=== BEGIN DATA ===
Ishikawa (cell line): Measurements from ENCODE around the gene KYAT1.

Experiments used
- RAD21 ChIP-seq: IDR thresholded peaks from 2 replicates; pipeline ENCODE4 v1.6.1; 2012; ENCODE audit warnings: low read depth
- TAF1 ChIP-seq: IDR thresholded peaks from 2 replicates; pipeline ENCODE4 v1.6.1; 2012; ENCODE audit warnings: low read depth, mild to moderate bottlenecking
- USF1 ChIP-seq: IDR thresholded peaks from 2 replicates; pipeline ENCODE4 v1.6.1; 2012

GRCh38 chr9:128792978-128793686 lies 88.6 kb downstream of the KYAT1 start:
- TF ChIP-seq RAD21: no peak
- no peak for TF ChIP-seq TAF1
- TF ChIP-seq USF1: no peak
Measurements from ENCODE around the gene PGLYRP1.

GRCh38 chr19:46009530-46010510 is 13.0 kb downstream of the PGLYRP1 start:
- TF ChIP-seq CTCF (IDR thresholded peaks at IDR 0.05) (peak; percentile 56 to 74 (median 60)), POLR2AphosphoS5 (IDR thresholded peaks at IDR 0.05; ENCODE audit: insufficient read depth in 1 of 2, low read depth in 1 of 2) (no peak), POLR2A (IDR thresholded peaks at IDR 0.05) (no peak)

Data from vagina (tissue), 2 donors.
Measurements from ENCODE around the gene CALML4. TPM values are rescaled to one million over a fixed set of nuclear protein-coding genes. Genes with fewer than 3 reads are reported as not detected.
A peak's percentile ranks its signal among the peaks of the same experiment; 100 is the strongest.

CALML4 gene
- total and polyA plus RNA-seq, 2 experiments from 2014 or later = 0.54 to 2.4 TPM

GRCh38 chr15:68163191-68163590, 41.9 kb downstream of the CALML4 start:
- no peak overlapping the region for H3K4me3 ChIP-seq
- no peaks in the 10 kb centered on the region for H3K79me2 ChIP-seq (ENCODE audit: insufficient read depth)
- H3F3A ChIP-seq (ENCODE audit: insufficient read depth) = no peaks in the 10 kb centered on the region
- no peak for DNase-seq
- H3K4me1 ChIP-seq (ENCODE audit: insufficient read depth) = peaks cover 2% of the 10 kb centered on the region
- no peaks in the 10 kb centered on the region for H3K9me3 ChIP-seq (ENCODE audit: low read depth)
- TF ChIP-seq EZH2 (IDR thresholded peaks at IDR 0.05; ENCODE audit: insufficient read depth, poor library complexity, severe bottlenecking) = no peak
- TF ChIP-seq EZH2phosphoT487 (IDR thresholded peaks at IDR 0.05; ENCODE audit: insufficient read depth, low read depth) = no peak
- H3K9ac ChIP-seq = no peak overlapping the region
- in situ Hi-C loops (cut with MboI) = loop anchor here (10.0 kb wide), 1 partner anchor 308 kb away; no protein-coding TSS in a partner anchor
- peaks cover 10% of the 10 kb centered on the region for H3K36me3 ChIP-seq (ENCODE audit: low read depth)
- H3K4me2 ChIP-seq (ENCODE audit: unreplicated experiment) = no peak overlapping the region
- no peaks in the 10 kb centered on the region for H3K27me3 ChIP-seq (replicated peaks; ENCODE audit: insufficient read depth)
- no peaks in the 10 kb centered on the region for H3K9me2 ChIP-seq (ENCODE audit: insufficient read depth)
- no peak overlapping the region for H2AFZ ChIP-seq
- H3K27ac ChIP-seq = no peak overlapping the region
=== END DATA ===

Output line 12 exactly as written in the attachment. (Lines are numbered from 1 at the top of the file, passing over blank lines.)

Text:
- TF ChIP-seq CTCF (IDR thresholded peaks at IDR 0.05) (peak; percentile 56 to 74 (median 60)), POLR2AphosphoS5 (IDR thresholded peaks at IDR 0.05; ENCODE audit: insufficient read depth in 1 of 2, low read depth in 1 of 2) (no peak), POLR2A (IDR thresholded peaks at IDR 0.05) (no peak)